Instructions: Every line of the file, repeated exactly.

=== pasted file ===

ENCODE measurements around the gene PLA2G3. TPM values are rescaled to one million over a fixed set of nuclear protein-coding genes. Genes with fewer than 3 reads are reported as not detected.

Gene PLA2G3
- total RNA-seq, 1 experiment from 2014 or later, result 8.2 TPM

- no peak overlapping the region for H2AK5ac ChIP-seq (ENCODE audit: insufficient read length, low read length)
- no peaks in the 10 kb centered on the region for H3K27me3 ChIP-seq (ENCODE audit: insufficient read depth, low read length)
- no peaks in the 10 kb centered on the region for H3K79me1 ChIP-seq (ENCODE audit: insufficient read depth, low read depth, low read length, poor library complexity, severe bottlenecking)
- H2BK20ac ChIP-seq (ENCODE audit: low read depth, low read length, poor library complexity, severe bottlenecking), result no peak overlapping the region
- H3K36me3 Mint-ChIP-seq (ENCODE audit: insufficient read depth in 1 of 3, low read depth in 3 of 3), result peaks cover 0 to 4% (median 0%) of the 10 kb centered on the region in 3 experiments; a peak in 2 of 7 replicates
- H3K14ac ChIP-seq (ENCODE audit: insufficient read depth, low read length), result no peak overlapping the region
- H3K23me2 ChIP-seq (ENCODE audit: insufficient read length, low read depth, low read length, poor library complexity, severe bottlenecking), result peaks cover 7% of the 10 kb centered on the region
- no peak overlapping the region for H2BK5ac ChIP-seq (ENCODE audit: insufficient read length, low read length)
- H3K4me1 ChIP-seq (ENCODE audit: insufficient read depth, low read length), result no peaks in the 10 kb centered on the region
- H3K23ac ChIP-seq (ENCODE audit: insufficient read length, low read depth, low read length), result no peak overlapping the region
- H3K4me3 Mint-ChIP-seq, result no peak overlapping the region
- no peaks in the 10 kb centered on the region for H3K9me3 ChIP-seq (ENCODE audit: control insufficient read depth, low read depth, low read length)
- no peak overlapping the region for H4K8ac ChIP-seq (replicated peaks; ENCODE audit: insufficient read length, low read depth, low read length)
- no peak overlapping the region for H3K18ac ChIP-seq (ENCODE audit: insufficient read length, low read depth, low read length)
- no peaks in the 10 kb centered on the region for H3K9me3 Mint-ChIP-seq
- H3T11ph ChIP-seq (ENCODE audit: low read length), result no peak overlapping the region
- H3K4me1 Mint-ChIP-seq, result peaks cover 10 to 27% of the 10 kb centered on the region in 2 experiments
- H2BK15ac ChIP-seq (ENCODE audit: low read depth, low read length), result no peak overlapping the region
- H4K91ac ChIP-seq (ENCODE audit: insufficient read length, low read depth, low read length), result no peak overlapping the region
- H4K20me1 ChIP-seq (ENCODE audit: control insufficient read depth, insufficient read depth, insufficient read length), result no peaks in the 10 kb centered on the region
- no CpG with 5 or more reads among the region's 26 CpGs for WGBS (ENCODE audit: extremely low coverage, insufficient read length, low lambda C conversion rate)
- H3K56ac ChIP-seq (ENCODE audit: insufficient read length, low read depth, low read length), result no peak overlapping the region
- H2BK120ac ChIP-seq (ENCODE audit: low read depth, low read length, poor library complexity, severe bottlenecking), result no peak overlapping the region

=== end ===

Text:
ENCODE measurements around the gene PLA2G3. TPM values are rescaled to one million over a fixed set of nuclear protein-coding genes. Genes with fewer than 3 reads are reported as not detected.

Gene PLA2G3
- total RNA-seq, 1 experiment from 2014 or later, result 8.2 TPM

- no peak overlapping the region for H2AK5ac ChIP-seq (ENCODE audit: insufficient read length, low read length)
- no peaks in the 10 kb centered on the region for H3K27me3 ChIP-seq (ENCODE audit: insufficient read depth, low read length)
- no peaks in the 10 kb centered on the region for H3K79me1 ChIP-seq (ENCODE audit: insufficient read depth, low read depth, low read length, poor library complexity, severe bottlenecking)
- H2BK20ac ChIP-seq (ENCODE audit: low read depth, low read length, poor library complexity, severe bottlenecking), result no peak overlapping the region
- H3K36me3 Mint-ChIP-seq (ENCODE audit: insufficient read depth in 1 of 3, low read depth in 3 of 3), result peaks cover 0 to 4% (median 0%) of the 10 kb centered on the region in 3 experiments; a peak in 2 of 7 replicates
- H3K14ac ChIP-seq (ENCODE audit: insufficient read depth, low read length), result no peak overlapping the region
- H3K23me2 ChIP-seq (ENCODE audit: insufficient read length, low read depth, low read length, poor library complexity, severe bottlenecking), result peaks cover 7% of the 10 kb centered on the region
- no peak overlapping the region for H2BK5ac ChIP-seq (ENCODE audit: insufficient read length, low read length)
- H3K4me1 ChIP-seq (ENCODE audit: insufficient read depth, low read length), result no peaks in the 10 kb centered on the region
- H3K23ac ChIP-seq (ENCODE audit: insufficient read length, low read depth, low read length), result no peak overlapping the region
- H3K4me3 Mint-ChIP-seq, result no peak overlapping the region
- no peaks in the 10 kb centered on the region for H3K9me3 ChIP-seq (ENCODE audit: control insufficient read depth, low read depth, low read length)
- no peak overlapping the region for H4K8ac ChIP-seq (replicated peaks; ENCODE audit: insufficient read length, low read depth, low read length)
- no peak overlapping the region for H3K18ac ChIP-seq (ENCODE audit: insufficient read length, low read depth, low read length)
- no peaks in the 10 kb centered on the region for H3K9me3 Mint-ChIP-seq
- H3T11ph ChIP-seq (ENCODE audit: low read length), result no peak overlapping the region
- H3K4me1 Mint-ChIP-seq, result peaks cover 10 to 27% of the 10 kb centered on the region in 2 experiments
- H2BK15ac ChIP-seq (ENCODE audit: low read depth, low read length), result no peak overlapping the region
- H4K91ac ChIP-seq (ENCODE audit: insufficient read length, low read depth, low read length), result no peak overlapping the region
- H4K20me1 ChIP-seq (ENCODE audit: control insufficient read depth, insufficient read depth, insufficient read length), result no peaks in the 10 kb centered on the region
- no CpG with 5 or more reads among the region's 26 CpGs for WGBS (ENCODE audit: extremely low coverage, insufficient read length, low lambda C conversion rate)
- H3K56ac ChIP-seq (ENCODE audit: insufficient read length, low read depth, low read length), result no peak overlapping the region
- H2BK120ac ChIP-seq (ENCODE audit: low read depth, low read length, poor library complexity, severe bottlenecking), result no peak overlapping the region